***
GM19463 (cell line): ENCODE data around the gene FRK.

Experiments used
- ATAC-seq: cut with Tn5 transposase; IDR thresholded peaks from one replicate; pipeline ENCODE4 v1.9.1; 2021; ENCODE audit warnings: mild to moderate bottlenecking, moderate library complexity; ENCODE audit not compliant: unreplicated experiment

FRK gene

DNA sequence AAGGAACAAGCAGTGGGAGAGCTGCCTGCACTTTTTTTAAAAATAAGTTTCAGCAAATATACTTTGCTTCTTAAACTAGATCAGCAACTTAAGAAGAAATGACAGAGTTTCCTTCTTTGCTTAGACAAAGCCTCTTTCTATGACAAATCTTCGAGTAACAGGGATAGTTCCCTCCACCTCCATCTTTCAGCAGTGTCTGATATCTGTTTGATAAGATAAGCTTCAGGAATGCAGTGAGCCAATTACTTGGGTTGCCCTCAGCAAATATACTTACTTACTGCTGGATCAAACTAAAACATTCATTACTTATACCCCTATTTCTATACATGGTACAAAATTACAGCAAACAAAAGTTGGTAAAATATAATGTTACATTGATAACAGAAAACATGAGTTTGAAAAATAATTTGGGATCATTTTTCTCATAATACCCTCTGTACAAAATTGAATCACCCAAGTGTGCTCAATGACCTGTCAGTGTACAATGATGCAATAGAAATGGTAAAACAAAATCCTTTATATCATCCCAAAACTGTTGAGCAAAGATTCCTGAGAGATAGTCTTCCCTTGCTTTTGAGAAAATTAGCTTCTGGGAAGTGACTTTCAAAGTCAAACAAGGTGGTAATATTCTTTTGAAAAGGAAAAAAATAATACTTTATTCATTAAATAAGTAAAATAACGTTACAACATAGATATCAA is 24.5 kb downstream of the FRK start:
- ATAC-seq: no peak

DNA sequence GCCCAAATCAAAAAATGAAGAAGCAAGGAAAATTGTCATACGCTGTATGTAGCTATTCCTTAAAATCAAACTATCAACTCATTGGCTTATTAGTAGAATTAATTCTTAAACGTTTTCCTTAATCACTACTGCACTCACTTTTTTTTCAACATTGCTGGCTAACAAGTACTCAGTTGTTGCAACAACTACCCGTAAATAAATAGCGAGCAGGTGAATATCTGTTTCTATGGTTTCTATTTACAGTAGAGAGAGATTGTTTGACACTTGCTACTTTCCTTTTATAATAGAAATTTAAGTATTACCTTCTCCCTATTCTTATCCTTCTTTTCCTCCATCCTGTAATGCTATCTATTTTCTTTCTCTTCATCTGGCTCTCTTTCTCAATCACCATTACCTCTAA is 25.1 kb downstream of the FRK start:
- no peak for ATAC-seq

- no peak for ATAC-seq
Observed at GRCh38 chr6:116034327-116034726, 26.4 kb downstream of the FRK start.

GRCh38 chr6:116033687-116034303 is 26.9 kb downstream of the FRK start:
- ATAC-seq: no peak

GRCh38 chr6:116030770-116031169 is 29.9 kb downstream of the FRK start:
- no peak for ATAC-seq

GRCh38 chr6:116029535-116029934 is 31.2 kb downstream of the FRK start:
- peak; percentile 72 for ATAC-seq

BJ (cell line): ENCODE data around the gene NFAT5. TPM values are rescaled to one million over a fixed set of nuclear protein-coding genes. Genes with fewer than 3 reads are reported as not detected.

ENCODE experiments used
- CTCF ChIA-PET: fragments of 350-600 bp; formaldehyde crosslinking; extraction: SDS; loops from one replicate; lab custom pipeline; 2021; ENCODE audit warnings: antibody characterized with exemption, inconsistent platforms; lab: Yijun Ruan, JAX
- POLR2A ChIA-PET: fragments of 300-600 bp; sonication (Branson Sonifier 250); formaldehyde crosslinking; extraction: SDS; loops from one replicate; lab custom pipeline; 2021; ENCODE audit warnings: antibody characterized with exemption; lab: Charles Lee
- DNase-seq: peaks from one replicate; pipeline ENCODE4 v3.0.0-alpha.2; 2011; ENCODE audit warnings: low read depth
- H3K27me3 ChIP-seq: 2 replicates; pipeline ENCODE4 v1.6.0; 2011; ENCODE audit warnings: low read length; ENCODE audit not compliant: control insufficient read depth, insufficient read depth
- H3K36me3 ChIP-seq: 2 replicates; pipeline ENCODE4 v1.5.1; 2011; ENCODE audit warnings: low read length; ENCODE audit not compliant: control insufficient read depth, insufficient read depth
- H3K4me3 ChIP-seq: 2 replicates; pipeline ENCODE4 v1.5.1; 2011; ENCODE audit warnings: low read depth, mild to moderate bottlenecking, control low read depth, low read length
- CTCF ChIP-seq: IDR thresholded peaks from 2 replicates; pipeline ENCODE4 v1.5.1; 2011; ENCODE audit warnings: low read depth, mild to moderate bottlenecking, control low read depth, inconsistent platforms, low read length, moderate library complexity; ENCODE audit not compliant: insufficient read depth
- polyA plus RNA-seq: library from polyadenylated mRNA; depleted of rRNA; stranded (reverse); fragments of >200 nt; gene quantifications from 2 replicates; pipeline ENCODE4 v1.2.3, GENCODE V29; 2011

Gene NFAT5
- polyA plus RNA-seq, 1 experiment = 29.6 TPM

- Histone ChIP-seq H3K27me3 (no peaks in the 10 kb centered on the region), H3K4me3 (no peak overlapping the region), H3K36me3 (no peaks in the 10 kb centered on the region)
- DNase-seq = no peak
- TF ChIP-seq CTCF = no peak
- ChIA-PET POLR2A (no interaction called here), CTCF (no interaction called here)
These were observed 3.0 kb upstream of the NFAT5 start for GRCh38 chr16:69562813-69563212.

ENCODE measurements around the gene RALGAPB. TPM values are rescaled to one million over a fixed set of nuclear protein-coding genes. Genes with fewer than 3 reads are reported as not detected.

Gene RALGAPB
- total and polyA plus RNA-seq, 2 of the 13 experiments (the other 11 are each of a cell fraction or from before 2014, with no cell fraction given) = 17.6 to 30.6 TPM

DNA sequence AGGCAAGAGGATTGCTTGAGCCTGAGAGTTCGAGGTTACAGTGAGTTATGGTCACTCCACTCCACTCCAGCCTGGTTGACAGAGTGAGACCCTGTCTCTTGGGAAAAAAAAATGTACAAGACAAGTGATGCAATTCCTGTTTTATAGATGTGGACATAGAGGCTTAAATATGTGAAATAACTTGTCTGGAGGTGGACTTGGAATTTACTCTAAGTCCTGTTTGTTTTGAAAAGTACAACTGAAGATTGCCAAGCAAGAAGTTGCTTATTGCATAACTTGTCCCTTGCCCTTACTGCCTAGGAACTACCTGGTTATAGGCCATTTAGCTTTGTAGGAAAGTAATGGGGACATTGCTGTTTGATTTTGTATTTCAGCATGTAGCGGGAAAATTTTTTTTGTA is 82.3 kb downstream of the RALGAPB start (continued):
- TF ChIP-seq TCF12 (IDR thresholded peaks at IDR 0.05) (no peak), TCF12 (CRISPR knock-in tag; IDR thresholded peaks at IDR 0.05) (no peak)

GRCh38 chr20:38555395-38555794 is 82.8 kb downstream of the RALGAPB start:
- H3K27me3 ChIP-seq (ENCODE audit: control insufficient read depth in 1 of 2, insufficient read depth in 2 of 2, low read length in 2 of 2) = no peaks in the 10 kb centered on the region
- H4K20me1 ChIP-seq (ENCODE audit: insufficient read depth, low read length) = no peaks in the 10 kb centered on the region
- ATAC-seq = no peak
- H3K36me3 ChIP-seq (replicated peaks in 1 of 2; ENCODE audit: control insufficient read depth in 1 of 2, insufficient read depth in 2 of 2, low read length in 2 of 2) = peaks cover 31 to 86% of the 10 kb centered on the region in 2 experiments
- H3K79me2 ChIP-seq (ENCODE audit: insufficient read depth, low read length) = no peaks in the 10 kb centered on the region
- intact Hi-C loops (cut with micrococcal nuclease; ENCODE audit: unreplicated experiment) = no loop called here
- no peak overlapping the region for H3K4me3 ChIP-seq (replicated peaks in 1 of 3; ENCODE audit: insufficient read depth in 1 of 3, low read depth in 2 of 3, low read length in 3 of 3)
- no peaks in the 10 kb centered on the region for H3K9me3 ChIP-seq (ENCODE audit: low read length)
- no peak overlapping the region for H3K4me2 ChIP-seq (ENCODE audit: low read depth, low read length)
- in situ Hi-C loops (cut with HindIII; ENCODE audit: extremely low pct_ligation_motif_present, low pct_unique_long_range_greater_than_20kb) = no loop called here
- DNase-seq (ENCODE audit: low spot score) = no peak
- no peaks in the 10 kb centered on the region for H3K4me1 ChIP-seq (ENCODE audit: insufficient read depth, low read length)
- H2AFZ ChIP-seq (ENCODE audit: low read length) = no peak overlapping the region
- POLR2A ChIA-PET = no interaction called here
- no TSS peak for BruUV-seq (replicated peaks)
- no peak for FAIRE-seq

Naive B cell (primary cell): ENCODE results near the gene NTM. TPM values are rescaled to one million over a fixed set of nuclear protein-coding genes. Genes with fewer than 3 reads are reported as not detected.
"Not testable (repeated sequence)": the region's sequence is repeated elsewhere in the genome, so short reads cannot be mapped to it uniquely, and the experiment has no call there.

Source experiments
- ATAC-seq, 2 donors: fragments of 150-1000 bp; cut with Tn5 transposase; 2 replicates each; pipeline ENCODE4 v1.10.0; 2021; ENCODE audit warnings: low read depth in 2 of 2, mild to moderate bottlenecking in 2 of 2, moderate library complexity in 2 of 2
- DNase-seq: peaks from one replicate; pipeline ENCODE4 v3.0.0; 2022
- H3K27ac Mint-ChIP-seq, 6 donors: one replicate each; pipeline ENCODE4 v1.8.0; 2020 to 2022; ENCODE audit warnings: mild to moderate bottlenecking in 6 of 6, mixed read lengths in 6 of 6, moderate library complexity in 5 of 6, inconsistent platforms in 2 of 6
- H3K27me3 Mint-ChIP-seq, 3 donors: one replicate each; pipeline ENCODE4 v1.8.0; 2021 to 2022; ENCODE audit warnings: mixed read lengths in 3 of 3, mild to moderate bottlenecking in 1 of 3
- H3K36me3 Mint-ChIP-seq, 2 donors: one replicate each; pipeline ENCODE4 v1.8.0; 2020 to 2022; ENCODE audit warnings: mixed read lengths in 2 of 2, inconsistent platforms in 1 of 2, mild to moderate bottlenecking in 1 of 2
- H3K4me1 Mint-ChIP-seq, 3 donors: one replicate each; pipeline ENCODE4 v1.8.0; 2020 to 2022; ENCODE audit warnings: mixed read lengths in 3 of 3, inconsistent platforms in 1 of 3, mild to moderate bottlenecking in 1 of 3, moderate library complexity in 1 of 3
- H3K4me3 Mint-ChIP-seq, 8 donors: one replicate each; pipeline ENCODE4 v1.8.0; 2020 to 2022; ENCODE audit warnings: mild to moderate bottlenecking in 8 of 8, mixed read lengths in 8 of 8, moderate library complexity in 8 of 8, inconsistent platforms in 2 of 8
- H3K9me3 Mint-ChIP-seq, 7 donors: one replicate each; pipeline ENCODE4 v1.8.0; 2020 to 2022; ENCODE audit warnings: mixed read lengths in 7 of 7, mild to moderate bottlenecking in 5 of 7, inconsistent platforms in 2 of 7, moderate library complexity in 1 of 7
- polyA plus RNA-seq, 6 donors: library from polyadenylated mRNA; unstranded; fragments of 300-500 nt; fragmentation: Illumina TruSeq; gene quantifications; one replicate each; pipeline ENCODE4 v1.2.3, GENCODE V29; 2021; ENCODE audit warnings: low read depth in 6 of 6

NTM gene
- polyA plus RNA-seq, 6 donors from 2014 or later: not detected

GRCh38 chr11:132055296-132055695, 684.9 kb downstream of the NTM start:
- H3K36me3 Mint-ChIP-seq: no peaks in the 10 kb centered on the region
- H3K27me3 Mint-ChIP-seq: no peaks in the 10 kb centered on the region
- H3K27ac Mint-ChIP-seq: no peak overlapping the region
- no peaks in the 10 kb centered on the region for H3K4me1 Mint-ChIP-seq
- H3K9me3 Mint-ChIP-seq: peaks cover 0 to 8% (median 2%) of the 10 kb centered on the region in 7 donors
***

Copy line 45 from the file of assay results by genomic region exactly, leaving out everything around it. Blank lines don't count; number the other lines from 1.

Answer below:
- intact Hi-C loops (cut with micrococcal nuclease; ENCODE audit: unreplicated experiment) = no loop called here